13th CoP of Bonn Convention

By BYJU'S Exam Prep

Updated on: September 13th, 2023

The 13th Conference of Parties (COP) of the Convention on the conservation of migratory species of wild animals (CMS) which is an environmental treaty under the aegis of the United Nations Environment Programme has been hosted by India during 15th to 22nd February 2020 at Gandhinagar in Gujarat.

13th CoP of Bonn Convention

Key facts: CMS

  • CMS: also known as the Bonn Convention. 
  • Headquarters: Bonn, Germany.
  • CMS is the only global and UN-based intergovernmental organisation which is established exclusively for the conservation and management of aquatic, terrestrial and avian migratory species throughout their range.
  • CMS provides with a global platform for the conservation as well as sustainable use of migratory animals and their habitats.
  •  It strives to bring together the States via which migratory animals pass, the Range States and lays the legal framework for internationally coordinated conservatory measures throughout a migratory range.
  • CMS being the only global convention specialising in the conservation of migratory species, migration routes and their habitats, CMS complements and co-operates with a number of other international organisations, NGOs and media houses as well as in the corporate sector.
  • India has been a Party to the CMS since the year 1983. 
  • The Conference of Parties (COP) is the decision-making organ of this convention.
  • Migratory species are those animals/birds that move from one habitat to the another during different periods of the year, due to wide-ranging factors such as sunlight, food, climate, temperature etc. 
  • Their movement between habitats can sometimes exceed thousands of kilometres/miles for some migratory birds and mammals.
  • Under this convention, migratory species which are threatened with extinction are listed on Appendix I.
  • Migratory species which need or would significantly benefit from international co-operation are listed in Appendix II of the Convention.

India is a temporary home to various migratory birds & animals.

e.g. Amur Falcons, Bar-headed Geese, Black-necked cranes, Marine turtles, Dugongs, Humpbacked Whales, etc.

COP 13 Highlights:

  • The theme of COP 13: “Migratory species connect the planet, and We welcome them home”.
  • Mascot: GIBI, i.e. Great Indian Bustard: Critically Endangered status, IUCN + Highest protection under Wildlife Protection Act, 1972.
  • Logo: Kolam Art form of Southern India.
    • This art is used to depict key migratory species in India like Amur falcon, humpback whale etc.
  • Indian subcontinent’s major bird flyway network: Central Asian Flyway (CAF): covers areas between the Arctic and Indian Oceans
  • India: President for the next three years.
  • A draft resolution has been presented by the European Union: EUROBATS Agreement- focuses on insect decline. 
  • The ‘State of India’s Birds Report 2020’ was released: 79% of Indian species of birds declined in population.
  • 3 Migratory Mammals Targeted: 
    • Gobi Bear: 
      • found in Gobi-desert of Mongolia
      • Critically Endangered, IUCN Red List
    • Persian Leopards:
      • found in Iran, Afghanistan and Central Asia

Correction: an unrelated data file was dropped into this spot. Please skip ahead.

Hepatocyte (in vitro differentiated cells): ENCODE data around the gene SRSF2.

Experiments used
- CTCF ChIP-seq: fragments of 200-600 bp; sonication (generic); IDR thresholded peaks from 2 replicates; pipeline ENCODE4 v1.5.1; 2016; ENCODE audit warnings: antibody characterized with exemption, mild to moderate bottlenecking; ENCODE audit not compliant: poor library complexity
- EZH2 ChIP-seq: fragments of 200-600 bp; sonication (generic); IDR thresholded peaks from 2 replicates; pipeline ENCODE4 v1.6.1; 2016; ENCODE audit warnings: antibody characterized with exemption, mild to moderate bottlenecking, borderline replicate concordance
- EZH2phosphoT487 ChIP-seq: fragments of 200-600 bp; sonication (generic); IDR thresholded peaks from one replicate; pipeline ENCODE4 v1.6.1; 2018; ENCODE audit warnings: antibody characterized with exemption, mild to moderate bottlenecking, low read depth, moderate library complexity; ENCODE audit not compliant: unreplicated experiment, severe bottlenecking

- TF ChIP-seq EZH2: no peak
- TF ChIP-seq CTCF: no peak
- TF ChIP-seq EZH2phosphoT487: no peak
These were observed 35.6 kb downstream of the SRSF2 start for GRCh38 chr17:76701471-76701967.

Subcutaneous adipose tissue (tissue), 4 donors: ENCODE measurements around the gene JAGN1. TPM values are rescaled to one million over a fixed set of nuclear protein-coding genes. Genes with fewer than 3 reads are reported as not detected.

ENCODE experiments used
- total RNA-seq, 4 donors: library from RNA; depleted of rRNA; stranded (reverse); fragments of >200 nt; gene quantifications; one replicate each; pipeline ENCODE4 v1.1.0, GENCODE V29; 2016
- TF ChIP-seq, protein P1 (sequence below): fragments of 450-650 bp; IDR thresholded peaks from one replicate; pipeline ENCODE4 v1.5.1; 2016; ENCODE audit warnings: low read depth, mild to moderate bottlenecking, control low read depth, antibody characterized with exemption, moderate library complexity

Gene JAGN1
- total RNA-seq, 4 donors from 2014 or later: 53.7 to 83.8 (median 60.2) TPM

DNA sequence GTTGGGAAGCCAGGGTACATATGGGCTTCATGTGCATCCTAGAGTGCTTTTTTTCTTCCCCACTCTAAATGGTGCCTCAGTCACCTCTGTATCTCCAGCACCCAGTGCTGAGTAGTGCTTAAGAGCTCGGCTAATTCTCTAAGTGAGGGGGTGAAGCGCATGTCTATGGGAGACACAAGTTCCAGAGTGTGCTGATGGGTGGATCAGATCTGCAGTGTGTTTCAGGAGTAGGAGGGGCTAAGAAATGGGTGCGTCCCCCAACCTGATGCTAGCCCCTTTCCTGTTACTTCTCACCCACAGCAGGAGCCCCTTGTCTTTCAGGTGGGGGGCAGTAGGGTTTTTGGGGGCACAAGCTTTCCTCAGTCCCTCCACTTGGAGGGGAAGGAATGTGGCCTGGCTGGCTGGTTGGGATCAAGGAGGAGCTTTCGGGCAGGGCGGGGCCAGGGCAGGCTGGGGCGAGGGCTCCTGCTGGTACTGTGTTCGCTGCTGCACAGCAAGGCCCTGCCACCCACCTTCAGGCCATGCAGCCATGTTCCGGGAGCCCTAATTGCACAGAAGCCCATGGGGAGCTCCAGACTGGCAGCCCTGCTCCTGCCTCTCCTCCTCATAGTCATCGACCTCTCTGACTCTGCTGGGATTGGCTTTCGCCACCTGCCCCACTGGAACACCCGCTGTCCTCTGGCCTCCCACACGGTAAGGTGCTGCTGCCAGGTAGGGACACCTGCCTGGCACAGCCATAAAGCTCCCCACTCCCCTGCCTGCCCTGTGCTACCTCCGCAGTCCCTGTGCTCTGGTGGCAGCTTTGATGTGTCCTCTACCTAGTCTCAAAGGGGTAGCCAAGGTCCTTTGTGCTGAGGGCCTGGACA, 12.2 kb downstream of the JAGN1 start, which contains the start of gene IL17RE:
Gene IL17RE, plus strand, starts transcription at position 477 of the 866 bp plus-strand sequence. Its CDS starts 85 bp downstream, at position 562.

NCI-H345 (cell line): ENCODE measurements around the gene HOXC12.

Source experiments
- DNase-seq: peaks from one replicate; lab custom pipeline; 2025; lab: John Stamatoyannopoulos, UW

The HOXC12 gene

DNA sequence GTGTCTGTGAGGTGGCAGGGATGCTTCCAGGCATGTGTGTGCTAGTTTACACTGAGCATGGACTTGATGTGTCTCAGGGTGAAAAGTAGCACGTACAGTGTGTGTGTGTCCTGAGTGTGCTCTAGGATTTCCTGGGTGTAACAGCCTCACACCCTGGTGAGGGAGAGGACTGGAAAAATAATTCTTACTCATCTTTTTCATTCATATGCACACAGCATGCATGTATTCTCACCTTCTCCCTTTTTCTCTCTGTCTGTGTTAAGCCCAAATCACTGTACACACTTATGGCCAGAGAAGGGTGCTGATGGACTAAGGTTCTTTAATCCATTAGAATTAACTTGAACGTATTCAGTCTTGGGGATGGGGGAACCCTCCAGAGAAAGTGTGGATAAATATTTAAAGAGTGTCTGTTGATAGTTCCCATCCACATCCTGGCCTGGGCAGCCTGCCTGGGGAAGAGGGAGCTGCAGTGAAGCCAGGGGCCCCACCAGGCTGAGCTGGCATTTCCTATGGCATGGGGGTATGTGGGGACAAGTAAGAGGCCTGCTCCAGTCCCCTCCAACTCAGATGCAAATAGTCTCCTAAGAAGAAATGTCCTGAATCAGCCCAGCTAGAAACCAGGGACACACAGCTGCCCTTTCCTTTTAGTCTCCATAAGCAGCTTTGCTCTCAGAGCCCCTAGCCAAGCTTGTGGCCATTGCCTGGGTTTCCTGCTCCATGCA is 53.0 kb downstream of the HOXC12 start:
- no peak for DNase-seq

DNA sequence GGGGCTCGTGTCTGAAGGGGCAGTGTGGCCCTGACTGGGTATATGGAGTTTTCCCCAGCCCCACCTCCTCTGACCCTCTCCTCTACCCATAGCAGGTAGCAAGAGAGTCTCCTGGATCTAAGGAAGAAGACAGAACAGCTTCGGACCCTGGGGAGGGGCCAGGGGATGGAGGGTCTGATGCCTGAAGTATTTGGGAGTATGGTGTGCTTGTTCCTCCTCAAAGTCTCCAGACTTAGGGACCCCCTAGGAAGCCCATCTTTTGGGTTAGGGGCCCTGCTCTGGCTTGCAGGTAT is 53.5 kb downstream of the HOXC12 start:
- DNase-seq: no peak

• Endangered, IUCN Red List
    • Urials: Wild sheeps
      • Found in Kazakhstan, Pakistan and India
      • Vulnerable, IUCN Red List
  • Ten new species were added to CMS Appendices at COP13. 7 species were added to Appendix I, which provides the strictest protection: the Asian Elephant, Great Indian Bustard, Jaguar, Bengal Florican, Antipodean Albatross, Little Bustard and the Oceanic White-tip Shark.
  • The Urial, Tope Shark and Smooth Hammerhead Shark were listed for protection under Appendix II, which covers those migratory species that have unfavourable conservation status and would benefit from enhanced international cooperation and conservation actions.
  • The first-ever report on the Status of Migratory Species which was presented to CMS COP13 depicts that despite a few success stories, the populations of the most migratory species covered by CMS are declining. COP13 agreed that a more detailed and comprehensive review needs to be undertaken to better understand the status of individual species and the major threats they face.
  • The COP agreed on a number of cross-cutting policy measures to address threats to migratory species:
    • Integrating biodiversity and migratory species considerations into the national energy and climate policy and promote wildlife-friendly renewable energy;
    • Strengthen initiatives so as to combat the illegal killing and trade of migratory birds;
    • Undertake a review of bycatch levels of rays and sharks, and further implement bycatch mitigation measures for marine mammals in national fishing operations;
    • Mitigate the impacts of linear infrastructures such as railways and roads on migratory species; 
    • Enhancing our understanding of the importance of animal culture and social complexity for the conservation of endangered species;
    • To investigate possible trade-in CMS Appendix I species and the implications for their conservation status.

Note: India has signed a non-legally binding MoU with CMS on the conservation and management of:

  • Siberian Cranes (1998)
  • Marine Turtles (2007)
  • Dugongs, (2008).
  • Raptors, (2016).

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